Discussion Paper

No. 2018-80 | November 09, 2018
Civil society in times of change: shrinking, changing and expanding spaces and the need for new regulatory approaches
(Submitted as Global Solutions Paper)

Abstract

The relationship between many G20 governments and organized civil society has become more complex, laden with tensions, and such that both have to find more optimal modes of engagement. In some instances, state-civil society relations have worsened, leading some experts and activists to speak of a “shrinking space” for civil society. How wide-spread is this phenomenon? Are these more isolated occurrences or indeed part of a more general development? How can countries achieve and maintain an enabling environment for civil society? The authors suggest that much of the current impasse results foremost from outdated and increasingly ill-suited regulatory frameworks that fail to accommodate a much more diverse and expanded set of civil society organizations (CSO). In response, they propose a differentiated model for a regulatory framework based on functional roles. Based on quantitative profiling and expert surveys, moreover, the paper also derives initial recommendations on how governments and civil society could find ways to relate to each other in both national and multilateral contexts.

Data Set

JEL Classification:

F5, L31, H7, K33

Assessment

  • Downloads: 292

Links

Cite As

Helmut K. Anheier, Markus Lang, and Stefan Toepler (2018). Civil society in times of change: shrinking, changing and expanding spaces and the need for new regulatory approaches. Economics Discussion Papers, No 2018-80, Kiel Institute for the World Economy. http://www.economics-ejournal.org/economics/discussionpapers/2018-80


Comments and Questions


Anonymous - Referee report
December 03, 2018 - 08:01

This paper asks how widespread the phenomenon of shrinking spaces for civil society really is and what states can do to reverse this phenomenon. The authors’ argument focuses on regulatory frameworks that they consider ‘outdated and ill-suited’ to fit an increasingly diverse set of CSOs. They recommend a more differentiated ...[more]

... approach to CSOs that does justice to the complexity of the organisations themselves and suggest a differentiation of CSOs depending on whether they qualify as service providers, civic engagement, private support for the public good, or social investment. They suggest initiating a high-level Commission to analyse and develop best practices for CSO regulatory frameworks.
The paper is a nice read and introduces the reader into a variety of theoretical and empirical literature on CSOs. It draws on quantitative country profiles using VDem data to assess whether spaces are shrinking for CSOs in different regime types and on expert surveys to better understand the issues that CSOs are facing. The second part of the paper then zooms into different regulatory regimes.
While the claims in the paper seem academically well-founded and the suggestions appear highly plausible, I would recommend working out the connection between the two parts of the paper more clearly. The paper spends quite some time on outlining the shrinking spaces argument and portraying the expert survey results, but this does not seem to systematically feed into the subsequent discussion about the need and the proposals for regulatory reform. Is there a systematic variation between shrinking spaces in certain countries and their regulatory practices? If not, the redesign of regulatory issues may not speak to the problem of shrinking spaces.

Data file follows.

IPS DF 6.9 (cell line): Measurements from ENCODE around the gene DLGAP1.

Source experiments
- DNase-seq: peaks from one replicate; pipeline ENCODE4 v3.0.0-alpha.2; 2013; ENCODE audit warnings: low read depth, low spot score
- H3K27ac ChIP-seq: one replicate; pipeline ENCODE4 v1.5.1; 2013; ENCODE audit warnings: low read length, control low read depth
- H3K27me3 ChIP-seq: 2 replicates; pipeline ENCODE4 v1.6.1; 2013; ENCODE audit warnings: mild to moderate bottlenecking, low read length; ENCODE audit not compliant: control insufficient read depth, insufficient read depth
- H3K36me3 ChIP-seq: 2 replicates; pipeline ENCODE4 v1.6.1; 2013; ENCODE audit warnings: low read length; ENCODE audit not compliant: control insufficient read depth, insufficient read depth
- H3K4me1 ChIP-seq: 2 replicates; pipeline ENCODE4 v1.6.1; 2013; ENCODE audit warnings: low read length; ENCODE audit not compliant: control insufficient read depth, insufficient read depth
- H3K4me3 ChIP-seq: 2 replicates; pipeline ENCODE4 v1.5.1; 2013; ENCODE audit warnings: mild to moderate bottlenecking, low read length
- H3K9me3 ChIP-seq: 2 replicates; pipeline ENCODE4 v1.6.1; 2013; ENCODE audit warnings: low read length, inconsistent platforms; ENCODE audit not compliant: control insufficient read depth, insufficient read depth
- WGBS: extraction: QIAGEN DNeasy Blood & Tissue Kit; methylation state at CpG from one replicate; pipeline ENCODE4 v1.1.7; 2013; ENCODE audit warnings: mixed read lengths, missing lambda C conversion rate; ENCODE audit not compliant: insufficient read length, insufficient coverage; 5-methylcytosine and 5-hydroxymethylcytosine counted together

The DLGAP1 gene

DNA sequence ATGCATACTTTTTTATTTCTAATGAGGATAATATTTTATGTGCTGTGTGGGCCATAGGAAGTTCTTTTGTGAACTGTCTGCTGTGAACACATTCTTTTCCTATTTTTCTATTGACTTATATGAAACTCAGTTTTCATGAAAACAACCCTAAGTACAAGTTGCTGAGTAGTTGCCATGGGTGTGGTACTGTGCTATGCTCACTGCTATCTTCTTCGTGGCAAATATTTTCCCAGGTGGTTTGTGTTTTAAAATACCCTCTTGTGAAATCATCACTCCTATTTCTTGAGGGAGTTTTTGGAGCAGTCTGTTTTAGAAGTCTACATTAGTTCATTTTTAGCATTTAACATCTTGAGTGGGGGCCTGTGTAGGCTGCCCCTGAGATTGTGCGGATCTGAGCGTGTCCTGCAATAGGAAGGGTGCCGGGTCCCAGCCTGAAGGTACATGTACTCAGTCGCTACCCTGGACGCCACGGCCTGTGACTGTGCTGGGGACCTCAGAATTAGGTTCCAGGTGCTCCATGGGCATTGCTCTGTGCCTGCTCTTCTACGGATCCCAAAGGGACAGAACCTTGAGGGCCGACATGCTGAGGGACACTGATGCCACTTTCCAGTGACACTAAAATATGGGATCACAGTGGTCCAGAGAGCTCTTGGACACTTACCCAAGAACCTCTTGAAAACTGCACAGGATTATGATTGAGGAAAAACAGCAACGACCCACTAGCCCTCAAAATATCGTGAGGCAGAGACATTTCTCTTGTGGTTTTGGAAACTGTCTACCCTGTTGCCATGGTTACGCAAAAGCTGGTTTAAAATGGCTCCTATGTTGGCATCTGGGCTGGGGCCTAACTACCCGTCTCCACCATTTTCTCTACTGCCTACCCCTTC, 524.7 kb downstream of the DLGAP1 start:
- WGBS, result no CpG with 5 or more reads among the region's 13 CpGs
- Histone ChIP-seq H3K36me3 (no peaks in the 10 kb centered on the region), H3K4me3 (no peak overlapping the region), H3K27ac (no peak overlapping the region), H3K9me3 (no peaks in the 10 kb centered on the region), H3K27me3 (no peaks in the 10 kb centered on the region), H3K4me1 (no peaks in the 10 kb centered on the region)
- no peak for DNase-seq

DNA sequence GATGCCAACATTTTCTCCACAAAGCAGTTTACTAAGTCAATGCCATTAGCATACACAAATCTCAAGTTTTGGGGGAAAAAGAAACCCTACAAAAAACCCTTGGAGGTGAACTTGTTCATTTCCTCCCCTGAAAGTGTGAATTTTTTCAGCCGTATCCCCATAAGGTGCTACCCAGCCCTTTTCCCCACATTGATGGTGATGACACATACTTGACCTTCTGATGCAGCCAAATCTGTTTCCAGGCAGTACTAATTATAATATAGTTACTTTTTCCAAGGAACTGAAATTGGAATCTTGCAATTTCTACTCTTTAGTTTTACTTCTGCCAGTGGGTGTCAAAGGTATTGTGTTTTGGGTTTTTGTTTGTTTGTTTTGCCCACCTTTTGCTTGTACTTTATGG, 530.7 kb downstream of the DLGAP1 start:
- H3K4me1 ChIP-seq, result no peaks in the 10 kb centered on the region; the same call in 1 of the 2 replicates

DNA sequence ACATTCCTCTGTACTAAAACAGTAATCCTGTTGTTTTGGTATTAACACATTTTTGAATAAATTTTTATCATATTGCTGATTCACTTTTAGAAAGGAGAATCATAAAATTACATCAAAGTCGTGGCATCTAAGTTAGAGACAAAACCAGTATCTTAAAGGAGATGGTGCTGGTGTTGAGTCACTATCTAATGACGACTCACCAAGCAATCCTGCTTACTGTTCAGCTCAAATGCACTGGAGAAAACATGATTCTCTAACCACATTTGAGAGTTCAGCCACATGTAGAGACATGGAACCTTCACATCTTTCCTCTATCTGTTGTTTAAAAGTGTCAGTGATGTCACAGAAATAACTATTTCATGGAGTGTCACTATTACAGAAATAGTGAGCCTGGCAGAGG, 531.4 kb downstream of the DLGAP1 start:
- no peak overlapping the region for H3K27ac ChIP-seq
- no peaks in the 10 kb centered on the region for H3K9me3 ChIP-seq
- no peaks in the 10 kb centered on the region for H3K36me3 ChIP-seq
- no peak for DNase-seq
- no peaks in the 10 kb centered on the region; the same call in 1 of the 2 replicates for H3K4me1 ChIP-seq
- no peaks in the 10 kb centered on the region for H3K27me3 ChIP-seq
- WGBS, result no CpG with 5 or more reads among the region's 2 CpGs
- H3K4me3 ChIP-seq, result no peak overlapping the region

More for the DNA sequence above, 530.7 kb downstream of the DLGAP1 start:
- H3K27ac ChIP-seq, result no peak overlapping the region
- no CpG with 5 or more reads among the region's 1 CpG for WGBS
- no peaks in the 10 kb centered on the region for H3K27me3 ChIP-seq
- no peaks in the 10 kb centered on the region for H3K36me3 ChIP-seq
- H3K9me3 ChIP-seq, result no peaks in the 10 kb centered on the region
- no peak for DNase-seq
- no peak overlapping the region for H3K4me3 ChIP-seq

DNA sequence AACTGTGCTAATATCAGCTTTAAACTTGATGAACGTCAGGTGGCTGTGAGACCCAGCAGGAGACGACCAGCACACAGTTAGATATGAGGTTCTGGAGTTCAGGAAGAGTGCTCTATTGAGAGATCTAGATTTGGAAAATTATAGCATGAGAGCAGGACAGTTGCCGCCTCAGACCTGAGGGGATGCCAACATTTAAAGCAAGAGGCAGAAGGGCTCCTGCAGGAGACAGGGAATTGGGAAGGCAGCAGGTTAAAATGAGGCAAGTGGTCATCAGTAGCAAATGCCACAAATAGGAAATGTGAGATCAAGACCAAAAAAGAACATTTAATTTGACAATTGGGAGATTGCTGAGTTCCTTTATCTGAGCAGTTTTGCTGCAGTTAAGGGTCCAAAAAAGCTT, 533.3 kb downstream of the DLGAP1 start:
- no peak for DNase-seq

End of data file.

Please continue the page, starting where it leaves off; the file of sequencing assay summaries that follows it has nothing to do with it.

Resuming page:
In addition, the authors may want to consider reducing some redundancies by restructuring the paper to only discuss the various CSO functions (theoretical and empirical) in one paragraph.
I would also recommend portraying CSO developments over a large time horizon (VDem data should allow this, I guess) to enable the reader to better understand the degree to which spaces have indeed (not?) shrunk if compared, for instance, to the early 1990s.
Finally, it would be nice to have some more proof or references for the statement that “…some democracies […] more or less passively let civil society space slowly erode either through the impact of other policies (mostly anti-terrorist, anti-corruption, and national security related legislations and measures) or lack of reform.”


Lev Jakobson, National Research University Higher School of Economics, Moscow, Russia - Comments
December 04, 2018 - 08:51

The paper “Civil society in times of change: shrinking, changing and expanding spaces and the need for new regulatory approaches" by Helmut K. Anheier, Markus Lang, and Stefan Toepler stands out as very timely and indicative of the significance of global transformations in the regulatory frameworks for government-civil society relations. ...[more]

... Equally noteworthy are the insights as to the need of updating the effective regulatory frameworks to support the new functional roles of NGOs and their innovative potential.

However, I would like to note that with regard to Russia (as follows from Appendix 1), the paper replicates the prevailing one-sided approach of Western experts fixated on the restrictions introduced by the “foreign agents’” law and overlooking a different trend: a significant series of laws promoting government-NGO cooperation and engaging NGOs in the delivery of essential social services. Thus the conclusions about the country’s civil society status and trajectory seem not sufficiently grounded in the richness of the empirical material provided by the Russian expert involved in the preparation of this paper as well as by the findings of other important studies of the dual nature of Russian NGO policies (e.g. Salamon L. M., Benevolenski V., Jakobson L. I. Penetrating the Dual Realities of Government–Nonprofit Relations in Russia // Voluntas: International Journal of Voluntary and Nonprofit Organizations. 2015. Vol. 26. No. 6. P. 2178-2214).